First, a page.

John Gay's Epitaph
Life is a jest, and all things show it;
I thought so once, but now I know it.
--Love it! Just love it.

The History of Rasselas, Prince of Abyssinia by Samuel Johnson
Johnson writes of the source of discontent in basic human nature: "the hunger of imagination which preys incessantly upon life" and which lures us to "listen with credulity to the whispers of fancy and pursue with eagerness the phantoms of hope." Amazing. I never knew words could accurately describe this.

The Leopard by Giuseppe di Lampedusa

Back in January of 2010--time out while I wonder how FIVE YEARS have passed since then--I posted about this unsuspecting little read, Giuseppe di Lampedusa's The Leopard. I say unsuspecting because, although I seemed to find it slow moving and a little hard to read, this book sticks with me as one of the most beautifully written books I've ever read (and I actually don't remember the plot any more). It's one of those books that I suggest when people are looking for something new/different to read. Again, why I do that, since below I mention it being a book only lit majors could love, I have no idea. But it left a strong impression that's lasted half a decade.

"Set in the 1860s, The Leopard tells the spellbinding story of a decadent, dying Sicilian aristocracy..." That's how the back cover of the begins the summary. But I have to say, I'm not sure I think 'tells' is the appropriate verb, for multiple reasons. For one, the story isn't complete. The time from May 1860 through May 1910 is covered. That's a lot of time, for not a lot of pages, and as a result many things are not told. Secondly, the story is very slow moving. I think only English majors or major literature fans could make it through this novel. The actual plot movement felt minimal. Pages of description or tangents accompanied one major movement or revelation. [Some of this could be due to the translation of the novel from Italian to English (I think).]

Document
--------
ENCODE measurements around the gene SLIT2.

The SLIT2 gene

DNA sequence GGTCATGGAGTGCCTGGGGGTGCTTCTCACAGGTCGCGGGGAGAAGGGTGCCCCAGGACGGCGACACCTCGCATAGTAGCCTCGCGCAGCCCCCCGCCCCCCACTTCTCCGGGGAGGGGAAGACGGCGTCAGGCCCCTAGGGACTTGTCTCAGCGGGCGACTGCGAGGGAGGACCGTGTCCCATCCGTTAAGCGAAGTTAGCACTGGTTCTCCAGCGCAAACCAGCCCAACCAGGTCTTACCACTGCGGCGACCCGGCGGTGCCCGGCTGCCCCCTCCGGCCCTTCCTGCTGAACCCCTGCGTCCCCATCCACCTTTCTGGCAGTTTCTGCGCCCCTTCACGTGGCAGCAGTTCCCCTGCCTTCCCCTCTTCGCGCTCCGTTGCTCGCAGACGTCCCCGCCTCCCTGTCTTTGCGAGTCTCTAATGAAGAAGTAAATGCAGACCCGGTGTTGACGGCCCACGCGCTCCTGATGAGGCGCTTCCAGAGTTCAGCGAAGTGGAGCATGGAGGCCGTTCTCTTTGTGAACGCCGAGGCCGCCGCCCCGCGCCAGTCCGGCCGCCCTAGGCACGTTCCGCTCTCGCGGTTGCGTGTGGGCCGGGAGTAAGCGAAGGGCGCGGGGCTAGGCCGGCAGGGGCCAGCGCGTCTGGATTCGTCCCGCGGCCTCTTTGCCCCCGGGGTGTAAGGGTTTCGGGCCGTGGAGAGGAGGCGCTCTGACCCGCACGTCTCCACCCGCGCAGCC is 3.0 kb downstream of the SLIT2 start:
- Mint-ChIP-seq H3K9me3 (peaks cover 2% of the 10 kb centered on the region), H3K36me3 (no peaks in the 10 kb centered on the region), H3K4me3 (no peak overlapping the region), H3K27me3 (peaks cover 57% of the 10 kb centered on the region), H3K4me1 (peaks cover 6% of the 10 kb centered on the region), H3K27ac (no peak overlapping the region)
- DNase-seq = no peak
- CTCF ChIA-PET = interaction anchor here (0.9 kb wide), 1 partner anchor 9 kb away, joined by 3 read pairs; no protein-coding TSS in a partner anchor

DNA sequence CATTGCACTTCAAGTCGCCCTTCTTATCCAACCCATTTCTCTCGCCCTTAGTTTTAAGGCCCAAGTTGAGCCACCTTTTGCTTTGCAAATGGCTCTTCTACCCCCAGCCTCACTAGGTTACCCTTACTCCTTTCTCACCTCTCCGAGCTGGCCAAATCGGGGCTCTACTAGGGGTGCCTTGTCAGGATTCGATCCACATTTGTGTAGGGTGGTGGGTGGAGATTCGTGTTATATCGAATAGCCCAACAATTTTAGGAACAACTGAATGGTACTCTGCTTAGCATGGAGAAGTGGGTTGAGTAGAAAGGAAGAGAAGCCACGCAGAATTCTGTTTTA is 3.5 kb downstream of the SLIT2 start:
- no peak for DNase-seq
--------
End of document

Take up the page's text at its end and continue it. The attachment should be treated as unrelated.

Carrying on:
But the prose is amazing--the word choice and descriptions are indulgent. For anyone who appreciates the setting, the scenery, the little bits and pieces of literature that aren't simply character development or plot motivation--this book is beguiling. I love the attention to detail, the almost dramatic but still carefree way things are described, the words and the imagery. It's a sensual read for word lovers.

"The half hour between Rosary and dinner was one of the least irritating moments of his day, and for hours beforehand he would savior its rather uncertain calm." 9

"The two telescopes and three lenses were lying there quietly, dazed by the sun, with black pads over the eyepieces, like well-trained animals who knew their meal was given them only at night." 37

"The comets would be appearing as usual, punctual to the minute, in sight of whoever was observing them." 40

"He drained his wine in a single gulp. The initials F.D. which before had stood out clearly on the golden color of the full glass were no longer visible." 43

"Tancredi, in an attempt to link gallantry and greed, tried to imagine himself tasting, in the aromatic forkfuls, the kisses of his neighbor Angelica, but he realized at once that the experiment was disgusting and suspended it, with a mental reservation about reviving this fantasy with the pudding." 80

"...and he rejoiced at this decision of Tancredi's which would assure him an ephemeral carnal satisfaction and a perennial financial peace." 98

"The thought occurred to Don Fabrizio that it was ignorance of this supreme consolation that made the young feel sorrows much more sharply than the old; the latter are nearer the safety exit." 229

Also, the author addresses and writes dying in a way that is meaningful, simple, and wonderful to read. I don't want to say too much in case you read it, but when I go, I hope it's like this.

Tuesday, March 17, 2015

L&L: The Ginger Man by J. P. Donleavy

For an Irish Lit class, I read J. P. Donleavy's The Ginger Man. That book definitely lingered. It's a perfect post for Saint Patrick's Day, where Irish Americans are more rambunctious than anyone else.

- Sebastian Dangerfield is entirely despicable.

- The character's thoughts and actions are random and sporadic, like the book's storytelling. It's obscene and appalling, and yet also hilarious. Maybe it's a bit of an uncomfortable humor.

- It's bizarre. I think everyone should read it.

Monday, March 9, 2015

The Girl on the Train by Paula Hawkins

When I picked up Paula Hawkins' The Girl on the Train for book club, I was amazed to find myself so invested in the story that I couldn't put it down! I actually read the book in one morning. Easy to do, since it isn't too long and the pages aren't all full of text.